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Nanoparticles Shown to Boost Anti-Cancer Immune Cells

Cytokines and T-cells

Micrograph showing cytokines, seen as yellow circles, activating T-cells, in blue, to attack nearby tumor cells. (Sudha Kumari and Yiran Zheng, Mass. Institute of Technology)

10 July 2018. A bioengineering lab developed a technique to attach larger quantities of cancer-fighting proteins to immune system cells that in lab mice reduced or eliminated tumors while avoiding harmful side effects. A team at Massachusetts Institute of Technology describes the technology in yesterday’s issue of the journal Nature Biotechnology (paid subscription required).

Researchers from the lab of bioengineering and materials science professor Darrell Irvine are seeking more effective and safer methods for harnessing the immune system to treat cancer. Engineering T-cells, white blood cells in the immune system, to fight cancer today involves adding protein receptors that seek out and destroy cancer cells. While this approach often returns high remission rates for some blood-related cancers like leukemia, it has proven more difficult with solid tumors, such as breast or lung cancer. Techniques to boost the technique’s effectiveness, such as adding immune system proteins called cytokines, can also result in harmful immune reactions, such as inflammation.

Irvine’s lab studies ways of improving the effectiveness of cancer treatments with synthetic materials formulated into nanoscale particles, where 1 nanometer equals 1 billionth of a meter. Researchers in the lab investigate ways nanoparticles can be configured to locate the therapies’ targets, deliver the treatments to those targets, or amplify their effects when encountering tumor cells.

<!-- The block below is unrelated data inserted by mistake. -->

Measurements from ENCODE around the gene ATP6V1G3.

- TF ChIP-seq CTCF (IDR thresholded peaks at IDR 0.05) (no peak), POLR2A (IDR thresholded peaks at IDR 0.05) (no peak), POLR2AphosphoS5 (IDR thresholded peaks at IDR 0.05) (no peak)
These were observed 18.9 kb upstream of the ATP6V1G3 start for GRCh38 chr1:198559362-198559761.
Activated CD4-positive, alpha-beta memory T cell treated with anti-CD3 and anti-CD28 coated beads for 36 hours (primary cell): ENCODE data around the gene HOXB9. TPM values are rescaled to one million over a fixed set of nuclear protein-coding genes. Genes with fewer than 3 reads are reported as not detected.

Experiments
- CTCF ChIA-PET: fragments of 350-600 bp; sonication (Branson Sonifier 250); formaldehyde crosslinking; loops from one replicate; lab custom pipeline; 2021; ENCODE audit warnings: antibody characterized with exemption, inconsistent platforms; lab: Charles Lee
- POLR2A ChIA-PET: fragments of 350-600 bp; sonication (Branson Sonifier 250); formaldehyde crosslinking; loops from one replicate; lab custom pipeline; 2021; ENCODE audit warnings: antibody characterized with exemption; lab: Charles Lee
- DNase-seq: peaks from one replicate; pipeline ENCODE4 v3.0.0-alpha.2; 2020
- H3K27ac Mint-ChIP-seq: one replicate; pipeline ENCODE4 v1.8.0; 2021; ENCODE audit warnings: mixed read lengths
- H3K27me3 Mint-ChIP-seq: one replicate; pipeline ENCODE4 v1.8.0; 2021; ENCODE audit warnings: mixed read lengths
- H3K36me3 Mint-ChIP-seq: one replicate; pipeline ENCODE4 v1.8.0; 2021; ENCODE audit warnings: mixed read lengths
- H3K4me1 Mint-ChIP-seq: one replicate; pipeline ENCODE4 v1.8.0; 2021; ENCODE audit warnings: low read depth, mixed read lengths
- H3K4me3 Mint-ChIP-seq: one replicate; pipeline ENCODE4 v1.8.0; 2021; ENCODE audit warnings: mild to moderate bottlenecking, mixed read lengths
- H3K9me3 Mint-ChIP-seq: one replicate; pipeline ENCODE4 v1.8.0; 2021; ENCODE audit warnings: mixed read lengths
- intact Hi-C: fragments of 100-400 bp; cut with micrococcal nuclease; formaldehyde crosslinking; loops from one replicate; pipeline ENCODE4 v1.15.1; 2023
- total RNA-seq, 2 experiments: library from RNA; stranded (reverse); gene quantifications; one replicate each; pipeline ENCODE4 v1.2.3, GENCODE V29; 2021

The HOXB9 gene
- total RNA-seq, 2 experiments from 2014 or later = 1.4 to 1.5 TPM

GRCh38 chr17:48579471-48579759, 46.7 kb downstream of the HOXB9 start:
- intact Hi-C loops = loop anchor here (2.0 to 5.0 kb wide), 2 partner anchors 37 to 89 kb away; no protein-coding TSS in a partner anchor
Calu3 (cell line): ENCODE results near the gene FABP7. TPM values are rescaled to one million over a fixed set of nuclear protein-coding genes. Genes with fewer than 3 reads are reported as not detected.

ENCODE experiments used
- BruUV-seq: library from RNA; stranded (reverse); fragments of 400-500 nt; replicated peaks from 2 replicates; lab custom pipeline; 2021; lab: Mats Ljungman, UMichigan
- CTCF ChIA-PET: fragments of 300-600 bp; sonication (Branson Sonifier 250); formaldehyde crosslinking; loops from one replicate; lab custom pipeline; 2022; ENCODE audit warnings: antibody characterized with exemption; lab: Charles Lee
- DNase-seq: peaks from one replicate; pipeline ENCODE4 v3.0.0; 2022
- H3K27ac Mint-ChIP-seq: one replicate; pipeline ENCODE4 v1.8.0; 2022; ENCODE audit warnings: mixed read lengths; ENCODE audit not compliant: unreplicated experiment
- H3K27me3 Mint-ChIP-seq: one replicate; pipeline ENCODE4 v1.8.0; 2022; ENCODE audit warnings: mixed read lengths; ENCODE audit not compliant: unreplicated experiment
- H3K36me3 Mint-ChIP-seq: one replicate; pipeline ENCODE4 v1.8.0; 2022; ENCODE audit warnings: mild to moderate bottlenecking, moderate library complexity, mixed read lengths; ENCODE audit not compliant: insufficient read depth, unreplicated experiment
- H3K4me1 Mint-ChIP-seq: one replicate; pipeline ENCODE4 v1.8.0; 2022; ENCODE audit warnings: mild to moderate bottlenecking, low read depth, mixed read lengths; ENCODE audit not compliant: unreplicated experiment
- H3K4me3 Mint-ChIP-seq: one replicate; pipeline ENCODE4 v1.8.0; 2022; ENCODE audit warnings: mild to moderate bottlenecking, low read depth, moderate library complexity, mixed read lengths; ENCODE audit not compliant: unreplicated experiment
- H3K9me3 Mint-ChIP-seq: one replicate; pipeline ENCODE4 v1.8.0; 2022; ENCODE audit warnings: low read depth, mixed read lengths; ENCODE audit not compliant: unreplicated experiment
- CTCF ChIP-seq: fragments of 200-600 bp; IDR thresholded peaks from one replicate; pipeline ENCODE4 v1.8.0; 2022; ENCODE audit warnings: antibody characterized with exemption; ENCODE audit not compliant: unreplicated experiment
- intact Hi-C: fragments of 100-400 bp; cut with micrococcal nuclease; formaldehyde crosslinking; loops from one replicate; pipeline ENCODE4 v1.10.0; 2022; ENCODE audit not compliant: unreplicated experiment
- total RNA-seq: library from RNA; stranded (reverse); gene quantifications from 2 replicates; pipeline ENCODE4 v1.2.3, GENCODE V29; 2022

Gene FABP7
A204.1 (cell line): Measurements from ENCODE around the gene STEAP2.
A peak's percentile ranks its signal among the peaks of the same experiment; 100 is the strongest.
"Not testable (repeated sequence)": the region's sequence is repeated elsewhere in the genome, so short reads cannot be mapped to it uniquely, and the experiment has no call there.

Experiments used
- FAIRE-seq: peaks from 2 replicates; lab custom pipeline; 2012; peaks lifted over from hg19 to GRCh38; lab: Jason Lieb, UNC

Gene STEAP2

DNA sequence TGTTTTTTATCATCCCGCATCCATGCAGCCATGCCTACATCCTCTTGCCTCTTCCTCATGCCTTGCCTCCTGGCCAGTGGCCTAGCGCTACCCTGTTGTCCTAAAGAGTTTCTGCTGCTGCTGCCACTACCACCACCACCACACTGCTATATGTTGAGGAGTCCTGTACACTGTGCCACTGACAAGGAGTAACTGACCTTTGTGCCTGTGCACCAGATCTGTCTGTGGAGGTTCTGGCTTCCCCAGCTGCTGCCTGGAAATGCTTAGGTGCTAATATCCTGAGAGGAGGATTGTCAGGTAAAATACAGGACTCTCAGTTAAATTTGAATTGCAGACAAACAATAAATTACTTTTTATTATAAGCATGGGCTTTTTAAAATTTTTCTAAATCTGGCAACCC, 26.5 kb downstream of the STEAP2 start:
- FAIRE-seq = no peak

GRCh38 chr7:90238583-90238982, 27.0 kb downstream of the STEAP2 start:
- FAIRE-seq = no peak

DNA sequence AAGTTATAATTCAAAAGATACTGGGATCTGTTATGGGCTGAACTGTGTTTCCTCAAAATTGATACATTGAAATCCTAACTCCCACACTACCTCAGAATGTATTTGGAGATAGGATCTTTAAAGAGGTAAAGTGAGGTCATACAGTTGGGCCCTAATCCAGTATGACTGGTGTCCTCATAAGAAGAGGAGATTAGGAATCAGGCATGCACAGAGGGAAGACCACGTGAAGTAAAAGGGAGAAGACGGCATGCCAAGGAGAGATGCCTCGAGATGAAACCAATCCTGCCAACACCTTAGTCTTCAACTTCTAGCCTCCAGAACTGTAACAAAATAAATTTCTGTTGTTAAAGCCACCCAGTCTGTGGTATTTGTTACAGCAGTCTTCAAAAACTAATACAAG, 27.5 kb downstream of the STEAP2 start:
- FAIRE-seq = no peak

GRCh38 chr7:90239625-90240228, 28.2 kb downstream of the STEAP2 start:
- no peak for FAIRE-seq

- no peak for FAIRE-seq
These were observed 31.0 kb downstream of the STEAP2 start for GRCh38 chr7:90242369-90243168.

In this case, the team formulated gel-like nanoparticles that absorb relatively large quantities of the cancer-fighting cytokine interleukin-15 carried by T-cells. The nanogel particles are also designed to release their interleukin-15 payloads only after binding to the tumor cells, by reacting to chemical changes unique to T-cells when they encounter tumors, thus preventing adverse side effects when extra cytokines are released into the general blood stream.

“The nanogels are preferentially dissolving when the T-cells are in sites where they see tumor antigen, in the tumor and in the tumor-draining lymph nodes,” says Irvine in a university statement. “The drug is most efficiently being released at the sites where you want it and not in some healthy tissue where it might cause trouble.”

The researchers tested the techniques in lab mice induced with melanoma, an aggressive form of skin cancer. The results show the nanogels could release 8 times the amount of interleukin-15 without causing adverse effects in the mice, than the same cytokines given by injection into the blood stream. The findings also show the technique enables T-cells to expand 16-fold in the mice tumors, causing reductions in tumor size, and in 60 percent of the cases, complete elimination of the tumors.

Irvine is a founder of Torque Biotherapeutics a start-up enterprise in Cambridge, Massachusetts that licenses the technology from MIT, and chairs the company’s scientific advisory board. Torque offers what it calls deep-primed T-cells that address a variety of blood-related and solid-tumor cancers, with interleuken-15 and other immunotherapies. The company expects the procedures for deep-primed T-cells to be simple enough for administering in an outpatient setting. The university says Torque plans to begin clinical trials of its technology this summer.

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